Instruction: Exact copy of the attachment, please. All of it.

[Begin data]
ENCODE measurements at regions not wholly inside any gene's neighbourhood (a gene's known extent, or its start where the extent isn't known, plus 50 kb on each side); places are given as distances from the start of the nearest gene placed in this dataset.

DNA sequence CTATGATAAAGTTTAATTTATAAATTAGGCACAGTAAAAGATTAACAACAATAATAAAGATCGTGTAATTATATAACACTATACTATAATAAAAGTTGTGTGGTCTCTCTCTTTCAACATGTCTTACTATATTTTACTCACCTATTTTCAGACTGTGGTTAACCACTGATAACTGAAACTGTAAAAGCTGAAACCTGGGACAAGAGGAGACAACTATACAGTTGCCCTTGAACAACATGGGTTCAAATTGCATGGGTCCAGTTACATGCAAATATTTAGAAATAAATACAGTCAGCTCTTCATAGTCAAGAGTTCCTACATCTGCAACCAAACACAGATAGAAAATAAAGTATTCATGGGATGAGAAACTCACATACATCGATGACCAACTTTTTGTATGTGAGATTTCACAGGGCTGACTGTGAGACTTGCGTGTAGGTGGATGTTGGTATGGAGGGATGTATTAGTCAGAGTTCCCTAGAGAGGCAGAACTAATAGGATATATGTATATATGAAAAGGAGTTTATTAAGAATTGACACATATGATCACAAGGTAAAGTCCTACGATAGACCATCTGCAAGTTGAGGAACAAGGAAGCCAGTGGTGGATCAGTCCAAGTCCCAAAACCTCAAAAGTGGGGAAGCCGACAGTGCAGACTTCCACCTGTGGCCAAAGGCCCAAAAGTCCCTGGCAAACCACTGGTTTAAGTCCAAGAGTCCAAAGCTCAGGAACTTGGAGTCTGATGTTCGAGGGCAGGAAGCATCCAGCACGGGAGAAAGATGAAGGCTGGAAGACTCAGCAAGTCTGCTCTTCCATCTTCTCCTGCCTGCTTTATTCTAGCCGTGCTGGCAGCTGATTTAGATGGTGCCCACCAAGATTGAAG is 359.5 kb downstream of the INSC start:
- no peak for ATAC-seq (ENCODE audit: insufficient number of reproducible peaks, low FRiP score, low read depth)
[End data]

ENCODE measurements at regions not wholly inside any gene's neighbourhood (a gene's known extent, or its start where the extent isn't known, plus 50 kb on each side); places are given as distances from the start of the nearest gene placed in this dataset.

DNA sequence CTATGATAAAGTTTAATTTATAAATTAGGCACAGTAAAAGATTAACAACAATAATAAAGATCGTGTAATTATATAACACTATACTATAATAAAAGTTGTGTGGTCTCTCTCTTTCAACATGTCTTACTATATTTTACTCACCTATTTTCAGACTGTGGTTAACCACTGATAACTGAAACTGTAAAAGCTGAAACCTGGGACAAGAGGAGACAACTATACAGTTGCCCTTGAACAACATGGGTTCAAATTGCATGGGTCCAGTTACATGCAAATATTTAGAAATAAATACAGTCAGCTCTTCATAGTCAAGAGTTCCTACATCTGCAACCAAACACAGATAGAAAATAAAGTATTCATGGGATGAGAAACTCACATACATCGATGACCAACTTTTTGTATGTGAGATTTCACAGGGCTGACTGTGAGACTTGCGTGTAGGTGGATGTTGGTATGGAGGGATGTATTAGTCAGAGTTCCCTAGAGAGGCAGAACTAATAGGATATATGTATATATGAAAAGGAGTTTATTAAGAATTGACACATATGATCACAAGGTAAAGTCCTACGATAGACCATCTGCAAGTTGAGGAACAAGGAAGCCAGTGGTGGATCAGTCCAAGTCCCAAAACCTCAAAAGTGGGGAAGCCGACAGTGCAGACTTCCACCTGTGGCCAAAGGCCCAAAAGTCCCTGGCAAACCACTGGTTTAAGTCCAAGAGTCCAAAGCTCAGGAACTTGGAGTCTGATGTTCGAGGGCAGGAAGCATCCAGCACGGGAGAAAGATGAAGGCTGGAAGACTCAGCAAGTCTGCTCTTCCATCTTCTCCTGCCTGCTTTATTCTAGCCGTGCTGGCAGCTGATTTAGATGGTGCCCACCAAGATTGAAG is 359.5 kb downstream of the INSC start:
- no peak for ATAC-seq (ENCODE audit: insufficient number of reproducible peaks, low FRiP score, low read depth)